Parliamentary Debate Brief
For this assignment you will be asked to create a "case brief" on the given resolution. This classroom is not a court of law but the assignment will be set up similar to a legal brief using the following format:
At the top of the page write the resolution.
because the death penalty is wrong this house would overturn its use in California.
Next, offer pertinent facts surrounding the resolution. These facts help to frame the issues.
The death penalty is currently in use in California. Approximately 250 people are currently on California's death row i. On average, it takes ten years from the date of conviction for a felon to be executed ii.
Issues set up the sides for the debate. Issues have two sides, pro and con, and deal with a combination of facts, values and policies.
(Value) The death penalty is wrong (or right).
(Policy) The death penalty should (or should not) be abolished in CA.
Your advocacy is the side of an issue that you support. This section will contain the bulk of your brief and it will be organized in a "case plan" format. You will advocate either the pro (government) or the con (opposition) of the resolution.
The resolution "Because the death penalty is wrong, this House would overturn its use in California" deals with the fundamental issue of the death penalty's moral "rightness" or "wrongness". The resolution also suggests a course of action that we, this House, should abolish its use. Therefore, we will attempt to establish that the death penalty is indeed wrong and how we can and must effectively abolish its use.
The death penalty is wrong.
Point 1 - Throughout history the source of moral conduct for western civilization has come from the church. From the Holy Bible's Ten Commandments to the dictates of Martin Luther the church tells us how to act responsibly. Currently, the Pope is a leader in the religious community and thus an authority on moral standards. He has publicly decried the death penalty iii.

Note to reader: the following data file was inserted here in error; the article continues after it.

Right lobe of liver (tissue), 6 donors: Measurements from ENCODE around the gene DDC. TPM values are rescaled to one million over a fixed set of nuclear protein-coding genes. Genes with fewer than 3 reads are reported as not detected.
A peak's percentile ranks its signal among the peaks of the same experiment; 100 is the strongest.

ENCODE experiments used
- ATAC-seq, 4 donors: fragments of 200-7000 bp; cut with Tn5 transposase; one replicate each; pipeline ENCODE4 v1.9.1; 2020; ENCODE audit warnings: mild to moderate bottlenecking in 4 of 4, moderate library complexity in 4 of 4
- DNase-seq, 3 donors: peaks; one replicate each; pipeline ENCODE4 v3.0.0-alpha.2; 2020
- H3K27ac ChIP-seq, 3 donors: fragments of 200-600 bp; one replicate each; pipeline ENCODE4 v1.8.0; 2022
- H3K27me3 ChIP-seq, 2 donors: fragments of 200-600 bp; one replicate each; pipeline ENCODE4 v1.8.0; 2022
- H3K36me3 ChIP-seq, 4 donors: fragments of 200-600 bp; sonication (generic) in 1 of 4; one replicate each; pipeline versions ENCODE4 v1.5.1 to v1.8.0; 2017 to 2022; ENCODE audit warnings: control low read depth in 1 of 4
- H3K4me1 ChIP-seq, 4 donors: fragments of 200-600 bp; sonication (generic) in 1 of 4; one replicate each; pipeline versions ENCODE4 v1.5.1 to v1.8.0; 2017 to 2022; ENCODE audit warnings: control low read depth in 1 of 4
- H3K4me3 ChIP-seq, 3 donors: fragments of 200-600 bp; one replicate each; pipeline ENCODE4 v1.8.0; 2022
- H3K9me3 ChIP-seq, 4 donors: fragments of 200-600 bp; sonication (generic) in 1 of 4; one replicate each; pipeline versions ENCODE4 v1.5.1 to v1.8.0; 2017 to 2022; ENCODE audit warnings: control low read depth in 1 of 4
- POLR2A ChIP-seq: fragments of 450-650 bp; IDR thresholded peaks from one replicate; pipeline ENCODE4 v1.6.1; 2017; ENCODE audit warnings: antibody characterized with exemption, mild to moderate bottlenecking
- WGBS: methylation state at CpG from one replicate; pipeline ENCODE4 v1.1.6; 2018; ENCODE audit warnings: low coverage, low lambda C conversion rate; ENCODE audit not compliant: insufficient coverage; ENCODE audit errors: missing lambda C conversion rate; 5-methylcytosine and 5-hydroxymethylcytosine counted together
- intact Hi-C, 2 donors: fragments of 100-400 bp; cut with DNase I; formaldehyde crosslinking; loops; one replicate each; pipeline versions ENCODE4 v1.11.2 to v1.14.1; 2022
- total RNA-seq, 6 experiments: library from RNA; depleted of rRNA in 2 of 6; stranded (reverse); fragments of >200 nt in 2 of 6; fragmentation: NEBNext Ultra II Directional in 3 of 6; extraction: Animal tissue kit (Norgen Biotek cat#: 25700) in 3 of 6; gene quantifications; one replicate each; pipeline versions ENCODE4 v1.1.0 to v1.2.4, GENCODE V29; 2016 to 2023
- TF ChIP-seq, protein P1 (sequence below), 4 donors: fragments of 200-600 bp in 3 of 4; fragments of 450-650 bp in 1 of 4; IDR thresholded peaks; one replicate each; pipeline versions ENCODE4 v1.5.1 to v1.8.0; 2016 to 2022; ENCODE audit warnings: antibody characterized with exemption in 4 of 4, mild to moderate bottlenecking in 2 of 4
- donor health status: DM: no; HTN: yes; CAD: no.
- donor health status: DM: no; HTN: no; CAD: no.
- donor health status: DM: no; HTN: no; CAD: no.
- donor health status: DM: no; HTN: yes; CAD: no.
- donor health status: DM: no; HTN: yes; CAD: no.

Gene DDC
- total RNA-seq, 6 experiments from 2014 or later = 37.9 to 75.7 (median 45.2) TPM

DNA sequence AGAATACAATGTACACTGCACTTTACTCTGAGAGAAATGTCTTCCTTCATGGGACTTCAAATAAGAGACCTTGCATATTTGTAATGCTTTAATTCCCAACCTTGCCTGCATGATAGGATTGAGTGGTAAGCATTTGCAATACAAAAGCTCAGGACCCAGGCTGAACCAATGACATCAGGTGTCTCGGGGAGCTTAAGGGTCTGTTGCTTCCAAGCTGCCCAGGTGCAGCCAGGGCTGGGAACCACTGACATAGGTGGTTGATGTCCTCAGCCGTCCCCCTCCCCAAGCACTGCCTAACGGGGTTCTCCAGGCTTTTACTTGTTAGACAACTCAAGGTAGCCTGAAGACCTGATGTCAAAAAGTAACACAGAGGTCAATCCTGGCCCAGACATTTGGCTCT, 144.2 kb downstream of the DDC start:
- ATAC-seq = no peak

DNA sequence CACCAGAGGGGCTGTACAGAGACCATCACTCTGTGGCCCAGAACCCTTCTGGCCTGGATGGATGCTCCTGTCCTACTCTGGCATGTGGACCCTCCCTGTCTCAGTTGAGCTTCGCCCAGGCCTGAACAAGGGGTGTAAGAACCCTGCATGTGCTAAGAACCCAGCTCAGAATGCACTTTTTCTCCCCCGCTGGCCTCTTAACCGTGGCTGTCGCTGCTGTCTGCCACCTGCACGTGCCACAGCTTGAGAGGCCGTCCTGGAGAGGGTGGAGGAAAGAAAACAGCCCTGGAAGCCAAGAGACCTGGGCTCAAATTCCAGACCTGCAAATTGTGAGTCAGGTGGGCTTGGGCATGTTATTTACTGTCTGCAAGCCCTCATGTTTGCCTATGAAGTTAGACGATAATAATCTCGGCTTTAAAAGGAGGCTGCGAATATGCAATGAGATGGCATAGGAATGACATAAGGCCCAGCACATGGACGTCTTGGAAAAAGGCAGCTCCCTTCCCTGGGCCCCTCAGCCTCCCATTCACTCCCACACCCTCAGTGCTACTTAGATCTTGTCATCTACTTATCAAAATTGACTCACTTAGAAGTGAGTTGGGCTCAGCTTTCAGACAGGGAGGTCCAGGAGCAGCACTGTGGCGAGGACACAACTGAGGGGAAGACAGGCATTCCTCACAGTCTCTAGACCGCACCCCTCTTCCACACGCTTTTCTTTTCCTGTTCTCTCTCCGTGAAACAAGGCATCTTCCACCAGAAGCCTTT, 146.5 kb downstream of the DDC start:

Point 2 - There is a commonly accepted phrase in the English vernacular that reads "two wrongs don't make a right". If someone commits a murder, according to this saying, it would not make the matter all right if the offender were executed. Does the death of the murderer bring back the victim?
We should abolish the death penalty.
Point 1 - The death penalty is economically unsound. It costs the California taxpayers approximately 2.6 million dollars to execute a convicted felon. To keep that same felon imprisoned for a life sentence of 50 years it costs about 1.1 million dollars iv. We are losing money on the death penalty and thus we should get rid of it.
Point 2 - Innocent people may be put to death for a crime that they did not commit. If we abolish the death penalty y it is not too late to reverse a mistake that may have been made. Take for example the case of Sammy the Slasher v. Once it was determined that Sammy had a twin brother who had actually committed the crimes for which he was convicted and executed, it was too late. So, in the infinite wisdom of the courts they tried and convicted Sammy's brother too. He was soon executed as well to join his innocent brother.
"Resolved: Because the death penalty is wrong, this House would overturn its use in California." The government has shown that because the church denounces its use and because two wrongs don't make a right, the death penalty is wrong. Furthermore, because it is economically unsound and because of the inability to fix mistakes the government has also shown that we should discontinue its use. Ladies and gentlemen, Speaker of the House, we beg to propose.
i Smith, Kathleen. "Where Do We Draw the Line?" USA Today 19 Mar 1999: A 12 ( Newspaper)
ii Liu, Ching Li. The Long Wait. New York: Allun and Bacon, 1997 ( Book)
iiiJohn Paul, Pope. "Leading the Moral Charge into the Millenium." The Vatican, Vatican City, 6 Jun. 1999 ( Speech)
iv Jackson, Michael. "The State of the Death Penalty Today." Newsweek June 1999:56-78 ( Magazine)
v California v. Samuel Sosa, 835 CA 2 nd 654 (1979) ( Court Case)